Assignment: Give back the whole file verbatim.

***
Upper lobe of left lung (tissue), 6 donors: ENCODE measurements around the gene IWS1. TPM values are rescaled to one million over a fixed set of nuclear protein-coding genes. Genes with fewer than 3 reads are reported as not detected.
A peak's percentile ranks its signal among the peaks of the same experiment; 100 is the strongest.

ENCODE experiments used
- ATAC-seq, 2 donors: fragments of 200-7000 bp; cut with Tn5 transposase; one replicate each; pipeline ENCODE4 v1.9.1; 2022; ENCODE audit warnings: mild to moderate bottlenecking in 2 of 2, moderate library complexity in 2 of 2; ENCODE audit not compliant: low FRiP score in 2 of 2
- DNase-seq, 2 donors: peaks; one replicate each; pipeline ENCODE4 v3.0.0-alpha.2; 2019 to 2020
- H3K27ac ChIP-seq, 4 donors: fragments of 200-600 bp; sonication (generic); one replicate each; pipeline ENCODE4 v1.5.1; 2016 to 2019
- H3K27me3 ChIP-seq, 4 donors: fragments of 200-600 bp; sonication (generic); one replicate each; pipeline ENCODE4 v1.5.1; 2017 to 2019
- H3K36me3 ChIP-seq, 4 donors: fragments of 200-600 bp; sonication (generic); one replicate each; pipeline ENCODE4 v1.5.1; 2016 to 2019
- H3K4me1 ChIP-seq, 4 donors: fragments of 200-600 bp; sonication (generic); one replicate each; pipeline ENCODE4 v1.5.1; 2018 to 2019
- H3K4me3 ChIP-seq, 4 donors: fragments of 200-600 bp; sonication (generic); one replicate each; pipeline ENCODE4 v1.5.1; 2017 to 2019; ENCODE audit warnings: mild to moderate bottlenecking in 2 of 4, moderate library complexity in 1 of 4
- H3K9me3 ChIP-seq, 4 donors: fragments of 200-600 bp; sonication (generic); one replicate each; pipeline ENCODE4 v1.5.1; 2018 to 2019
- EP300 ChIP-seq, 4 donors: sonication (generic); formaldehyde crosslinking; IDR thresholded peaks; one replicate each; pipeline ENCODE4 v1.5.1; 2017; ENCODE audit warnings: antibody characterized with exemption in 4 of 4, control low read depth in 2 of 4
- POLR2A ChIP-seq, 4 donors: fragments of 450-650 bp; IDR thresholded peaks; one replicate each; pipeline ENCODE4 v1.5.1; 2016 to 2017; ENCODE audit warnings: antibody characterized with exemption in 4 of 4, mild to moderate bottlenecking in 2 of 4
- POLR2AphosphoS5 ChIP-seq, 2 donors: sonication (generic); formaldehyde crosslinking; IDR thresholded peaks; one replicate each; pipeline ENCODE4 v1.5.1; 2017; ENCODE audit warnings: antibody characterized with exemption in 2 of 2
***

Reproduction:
Upper lobe of left lung (tissue), 6 donors: ENCODE measurements around the gene IWS1. TPM values are rescaled to one million over a fixed set of nuclear protein-coding genes. Genes with fewer than 3 reads are reported as not detected.
A peak's percentile ranks its signal among the peaks of the same experiment; 100 is the strongest.

ENCODE experiments used
- ATAC-seq, 2 donors: fragments of 200-7000 bp; cut with Tn5 transposase; one replicate each; pipeline ENCODE4 v1.9.1; 2022; ENCODE audit warnings: mild to moderate bottlenecking in 2 of 2, moderate library complexity in 2 of 2; ENCODE audit not compliant: low FRiP score in 2 of 2
- DNase-seq, 2 donors: peaks; one replicate each; pipeline ENCODE4 v3.0.0-alpha.2; 2019 to 2020
- H3K27ac ChIP-seq, 4 donors: fragments of 200-600 bp; sonication (generic); one replicate each; pipeline ENCODE4 v1.5.1; 2016 to 2019
- H3K27me3 ChIP-seq, 4 donors: fragments of 200-600 bp; sonication (generic); one replicate each; pipeline ENCODE4 v1.5.1; 2017 to 2019
- H3K36me3 ChIP-seq, 4 donors: fragments of 200-600 bp; sonication (generic); one replicate each; pipeline ENCODE4 v1.5.1; 2016 to 2019
- H3K4me1 ChIP-seq, 4 donors: fragments of 200-600 bp; sonication (generic); one replicate each; pipeline ENCODE4 v1.5.1; 2018 to 2019
- H3K4me3 ChIP-seq, 4 donors: fragments of 200-600 bp; sonication (generic); one replicate each; pipeline ENCODE4 v1.5.1; 2017 to 2019; ENCODE audit warnings: mild to moderate bottlenecking in 2 of 4, moderate library complexity in 1 of 4
- H3K9me3 ChIP-seq, 4 donors: fragments of 200-600 bp; sonication (generic); one replicate each; pipeline ENCODE4 v1.5.1; 2018 to 2019
- EP300 ChIP-seq, 4 donors: sonication (generic); formaldehyde crosslinking; IDR thresholded peaks; one replicate each; pipeline ENCODE4 v1.5.1; 2017; ENCODE audit warnings: antibody characterized with exemption in 4 of 4, control low read depth in 2 of 4
- POLR2A ChIP-seq, 4 donors: fragments of 450-650 bp; IDR thresholded peaks; one replicate each; pipeline ENCODE4 v1.5.1; 2016 to 2017; ENCODE audit warnings: antibody characterized with exemption in 4 of 4, mild to moderate bottlenecking in 2 of 4
- POLR2AphosphoS5 ChIP-seq, 2 donors: sonication (generic); formaldehyde crosslinking; IDR thresholded peaks; one replicate each; pipeline ENCODE4 v1.5.1; 2017; ENCODE audit warnings: antibody characterized with exemption in 2 of 2